we [will] build AI responsibly, taking a principled approach and asking difficult questions, like not what computers can do, but what computers should do? Fairness, reliability and safety, privacy and security, inclusiveness, transparency and accountability are the ethical principles that guide our work.
At Davos, Nadella spoke in detail about the promises and dangers of AI, calling for government regulation in the space. His call for regulation was reiterated by IBM CEO Ginni Rometty, whose company issued a policy paper calling for “precision regulation of AI,” and Alphabet’s Sundar Pichai, who argued that AI will prove to be a more important invention than electricity and that “you can’t get [AI] safety by having one country or a set of countries working on it. You need a global framework.” But, some observers see tech’s increased self-awareness and AI ethics bent to be a diversion tactic from the more thorny issues of anti-trust and broad regulation of the tech sector. “Warning the business elite about the dangers of AI has meant little time has been spent at Davos on recurring problems, notably a series of revelations about how much privacy users are sacrificing to use tech products,” reports Bloomberg. The same article also mentions that despite flashy and (truly) commendable public statements about taking on more corporate responsibility, “Facebook, Amazon, Apple and Microsoft all increased the amount they spent on lobbying in Washington last year, with some of those funds going to pushing industry-friendly privacy bills.” Of course, it would be naive to think that a company like Microsoft would suddenly cease lobbying for itself in Washington (don’t hate the player, hate the game), but a healthy dose of skepticism about grand promises is encouraged. With that said, I think that if Satya Nadella and Microsoft deliver even on half of their promises for this decade, then we will all be far better off.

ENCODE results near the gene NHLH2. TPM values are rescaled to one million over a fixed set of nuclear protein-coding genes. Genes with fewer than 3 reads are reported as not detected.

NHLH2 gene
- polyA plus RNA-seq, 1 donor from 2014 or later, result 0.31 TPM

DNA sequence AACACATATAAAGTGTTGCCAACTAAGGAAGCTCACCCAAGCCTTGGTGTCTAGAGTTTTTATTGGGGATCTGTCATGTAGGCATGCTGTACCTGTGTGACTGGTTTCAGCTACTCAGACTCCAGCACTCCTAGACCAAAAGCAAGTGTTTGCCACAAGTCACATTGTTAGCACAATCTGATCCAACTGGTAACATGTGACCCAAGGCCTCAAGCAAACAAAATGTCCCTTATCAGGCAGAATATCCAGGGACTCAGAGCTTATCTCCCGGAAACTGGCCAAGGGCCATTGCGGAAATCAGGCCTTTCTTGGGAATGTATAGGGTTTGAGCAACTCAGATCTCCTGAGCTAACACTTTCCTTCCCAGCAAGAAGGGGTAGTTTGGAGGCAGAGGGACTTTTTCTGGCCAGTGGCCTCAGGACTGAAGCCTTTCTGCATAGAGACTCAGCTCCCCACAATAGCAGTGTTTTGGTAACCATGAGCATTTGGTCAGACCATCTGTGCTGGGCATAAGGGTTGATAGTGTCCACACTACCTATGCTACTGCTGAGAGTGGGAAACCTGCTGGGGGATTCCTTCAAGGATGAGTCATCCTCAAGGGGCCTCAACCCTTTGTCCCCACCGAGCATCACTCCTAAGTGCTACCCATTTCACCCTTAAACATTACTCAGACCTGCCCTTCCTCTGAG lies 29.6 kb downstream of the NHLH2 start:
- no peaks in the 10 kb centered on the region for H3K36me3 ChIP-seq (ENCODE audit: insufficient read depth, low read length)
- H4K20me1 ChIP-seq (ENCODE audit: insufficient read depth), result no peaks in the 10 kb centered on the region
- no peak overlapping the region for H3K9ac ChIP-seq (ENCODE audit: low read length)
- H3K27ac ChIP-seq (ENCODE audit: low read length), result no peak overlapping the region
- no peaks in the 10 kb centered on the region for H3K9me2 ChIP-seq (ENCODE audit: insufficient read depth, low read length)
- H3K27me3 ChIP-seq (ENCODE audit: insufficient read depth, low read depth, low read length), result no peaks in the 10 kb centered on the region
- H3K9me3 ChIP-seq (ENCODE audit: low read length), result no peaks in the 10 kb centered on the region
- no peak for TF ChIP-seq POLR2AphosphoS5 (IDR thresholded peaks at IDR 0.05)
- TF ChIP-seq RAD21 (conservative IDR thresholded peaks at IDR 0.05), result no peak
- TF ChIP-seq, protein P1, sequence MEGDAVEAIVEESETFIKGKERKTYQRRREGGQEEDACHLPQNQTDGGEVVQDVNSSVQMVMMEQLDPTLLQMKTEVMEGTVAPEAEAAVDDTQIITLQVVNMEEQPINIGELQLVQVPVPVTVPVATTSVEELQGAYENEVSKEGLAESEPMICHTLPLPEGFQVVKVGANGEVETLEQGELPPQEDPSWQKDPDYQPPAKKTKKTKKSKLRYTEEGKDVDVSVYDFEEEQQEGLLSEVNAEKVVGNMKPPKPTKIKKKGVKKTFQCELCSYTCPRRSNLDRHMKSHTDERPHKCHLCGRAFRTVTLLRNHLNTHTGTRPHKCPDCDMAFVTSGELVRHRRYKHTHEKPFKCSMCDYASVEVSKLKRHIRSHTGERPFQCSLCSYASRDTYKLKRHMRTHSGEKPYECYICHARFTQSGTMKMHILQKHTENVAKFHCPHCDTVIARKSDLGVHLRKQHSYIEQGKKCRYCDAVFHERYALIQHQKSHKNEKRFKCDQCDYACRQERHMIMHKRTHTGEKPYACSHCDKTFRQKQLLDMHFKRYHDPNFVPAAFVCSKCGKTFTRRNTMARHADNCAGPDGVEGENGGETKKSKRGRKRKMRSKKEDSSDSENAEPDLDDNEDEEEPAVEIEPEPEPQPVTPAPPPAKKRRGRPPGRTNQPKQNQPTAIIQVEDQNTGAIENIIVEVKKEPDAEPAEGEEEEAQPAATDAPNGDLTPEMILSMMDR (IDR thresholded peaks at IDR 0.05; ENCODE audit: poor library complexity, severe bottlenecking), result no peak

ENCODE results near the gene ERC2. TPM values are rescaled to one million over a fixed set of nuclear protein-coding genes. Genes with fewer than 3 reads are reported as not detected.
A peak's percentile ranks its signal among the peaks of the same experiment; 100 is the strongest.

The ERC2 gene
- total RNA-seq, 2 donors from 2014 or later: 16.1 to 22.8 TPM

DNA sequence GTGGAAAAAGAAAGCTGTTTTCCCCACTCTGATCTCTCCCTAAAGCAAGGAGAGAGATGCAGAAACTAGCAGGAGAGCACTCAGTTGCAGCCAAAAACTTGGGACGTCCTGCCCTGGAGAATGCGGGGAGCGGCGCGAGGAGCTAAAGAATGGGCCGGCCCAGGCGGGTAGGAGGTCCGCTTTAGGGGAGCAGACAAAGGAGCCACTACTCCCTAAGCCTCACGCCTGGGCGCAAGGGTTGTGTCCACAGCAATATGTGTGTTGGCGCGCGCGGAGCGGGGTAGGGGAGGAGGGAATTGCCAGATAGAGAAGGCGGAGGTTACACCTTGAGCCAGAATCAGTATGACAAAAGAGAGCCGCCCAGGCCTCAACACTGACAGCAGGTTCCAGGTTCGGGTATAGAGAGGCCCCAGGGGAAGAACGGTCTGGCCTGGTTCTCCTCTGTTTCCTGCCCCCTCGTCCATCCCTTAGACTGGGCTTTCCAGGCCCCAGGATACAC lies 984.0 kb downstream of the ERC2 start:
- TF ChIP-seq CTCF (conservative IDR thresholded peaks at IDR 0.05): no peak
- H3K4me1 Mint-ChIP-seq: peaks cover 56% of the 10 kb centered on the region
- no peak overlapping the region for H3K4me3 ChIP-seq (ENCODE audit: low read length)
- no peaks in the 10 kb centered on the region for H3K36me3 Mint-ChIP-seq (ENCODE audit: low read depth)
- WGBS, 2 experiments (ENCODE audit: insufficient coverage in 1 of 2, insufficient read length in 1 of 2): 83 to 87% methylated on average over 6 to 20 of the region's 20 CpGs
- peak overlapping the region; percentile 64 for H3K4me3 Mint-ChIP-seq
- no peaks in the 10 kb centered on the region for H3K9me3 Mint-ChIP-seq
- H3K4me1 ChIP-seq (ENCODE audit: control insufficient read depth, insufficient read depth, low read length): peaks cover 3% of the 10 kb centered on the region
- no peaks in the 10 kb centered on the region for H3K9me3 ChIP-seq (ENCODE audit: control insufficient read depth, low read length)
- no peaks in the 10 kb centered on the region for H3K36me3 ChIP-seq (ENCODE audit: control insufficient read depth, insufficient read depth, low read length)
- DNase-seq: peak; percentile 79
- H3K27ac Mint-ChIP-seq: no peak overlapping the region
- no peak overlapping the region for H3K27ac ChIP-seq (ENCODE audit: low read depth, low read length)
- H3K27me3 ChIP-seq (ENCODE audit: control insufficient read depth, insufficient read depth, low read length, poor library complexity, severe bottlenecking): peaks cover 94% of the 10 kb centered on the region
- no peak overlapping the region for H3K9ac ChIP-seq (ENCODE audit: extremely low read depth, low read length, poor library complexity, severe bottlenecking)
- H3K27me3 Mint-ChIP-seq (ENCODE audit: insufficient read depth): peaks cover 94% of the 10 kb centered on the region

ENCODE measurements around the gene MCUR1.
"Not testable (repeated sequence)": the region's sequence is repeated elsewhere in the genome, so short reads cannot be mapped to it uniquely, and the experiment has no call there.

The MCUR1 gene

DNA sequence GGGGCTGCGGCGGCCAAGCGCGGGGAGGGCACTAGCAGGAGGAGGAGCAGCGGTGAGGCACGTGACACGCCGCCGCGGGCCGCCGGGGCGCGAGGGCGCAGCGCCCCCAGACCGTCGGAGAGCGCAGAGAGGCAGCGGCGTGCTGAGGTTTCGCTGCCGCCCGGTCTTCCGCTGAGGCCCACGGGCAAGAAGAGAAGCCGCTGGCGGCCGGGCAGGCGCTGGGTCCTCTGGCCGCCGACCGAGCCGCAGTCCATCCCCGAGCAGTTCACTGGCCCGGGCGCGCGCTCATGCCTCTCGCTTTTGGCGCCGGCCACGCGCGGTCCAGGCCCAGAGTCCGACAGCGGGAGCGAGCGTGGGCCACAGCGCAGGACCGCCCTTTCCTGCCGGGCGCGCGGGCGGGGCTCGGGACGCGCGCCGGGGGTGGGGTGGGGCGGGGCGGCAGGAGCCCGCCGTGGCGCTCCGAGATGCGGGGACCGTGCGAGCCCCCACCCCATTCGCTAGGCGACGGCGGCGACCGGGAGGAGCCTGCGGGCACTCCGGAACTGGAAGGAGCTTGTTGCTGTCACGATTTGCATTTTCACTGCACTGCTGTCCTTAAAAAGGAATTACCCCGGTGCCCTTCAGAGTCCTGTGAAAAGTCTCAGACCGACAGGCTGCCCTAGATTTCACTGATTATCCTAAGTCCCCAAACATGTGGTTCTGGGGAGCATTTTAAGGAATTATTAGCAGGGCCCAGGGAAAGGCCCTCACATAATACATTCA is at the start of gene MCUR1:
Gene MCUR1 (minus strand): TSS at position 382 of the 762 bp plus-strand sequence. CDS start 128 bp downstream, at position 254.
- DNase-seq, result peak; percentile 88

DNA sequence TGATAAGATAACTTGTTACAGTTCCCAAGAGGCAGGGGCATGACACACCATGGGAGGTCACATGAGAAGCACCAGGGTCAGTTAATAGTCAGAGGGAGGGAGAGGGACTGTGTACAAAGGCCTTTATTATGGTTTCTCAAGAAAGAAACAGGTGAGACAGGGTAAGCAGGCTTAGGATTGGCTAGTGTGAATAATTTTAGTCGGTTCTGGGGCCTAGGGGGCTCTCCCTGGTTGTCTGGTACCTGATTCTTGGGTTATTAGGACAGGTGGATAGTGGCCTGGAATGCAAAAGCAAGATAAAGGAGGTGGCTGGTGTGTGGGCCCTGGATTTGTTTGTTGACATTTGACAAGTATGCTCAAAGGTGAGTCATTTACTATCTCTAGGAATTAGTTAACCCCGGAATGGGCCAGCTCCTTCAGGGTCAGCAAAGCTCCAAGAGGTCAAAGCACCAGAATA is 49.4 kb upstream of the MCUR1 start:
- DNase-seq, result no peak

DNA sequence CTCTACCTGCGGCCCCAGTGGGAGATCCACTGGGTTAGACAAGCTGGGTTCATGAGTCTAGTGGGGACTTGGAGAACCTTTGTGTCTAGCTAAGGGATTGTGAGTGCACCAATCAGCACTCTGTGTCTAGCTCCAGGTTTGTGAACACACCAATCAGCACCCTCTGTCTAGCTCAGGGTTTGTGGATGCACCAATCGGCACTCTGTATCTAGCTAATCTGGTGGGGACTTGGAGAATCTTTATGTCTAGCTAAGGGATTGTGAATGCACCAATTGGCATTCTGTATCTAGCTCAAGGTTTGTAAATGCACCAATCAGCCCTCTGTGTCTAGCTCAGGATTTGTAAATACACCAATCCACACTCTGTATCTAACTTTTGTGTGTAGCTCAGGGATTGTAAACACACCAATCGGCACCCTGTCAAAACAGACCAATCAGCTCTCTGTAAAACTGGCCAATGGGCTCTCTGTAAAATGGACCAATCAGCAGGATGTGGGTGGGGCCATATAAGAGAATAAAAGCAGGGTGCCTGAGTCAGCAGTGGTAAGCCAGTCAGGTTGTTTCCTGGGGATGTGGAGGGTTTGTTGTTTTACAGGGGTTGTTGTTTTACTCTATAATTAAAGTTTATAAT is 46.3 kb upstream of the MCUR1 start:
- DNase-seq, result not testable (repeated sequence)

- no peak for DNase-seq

Speaking of Sustainability 🌍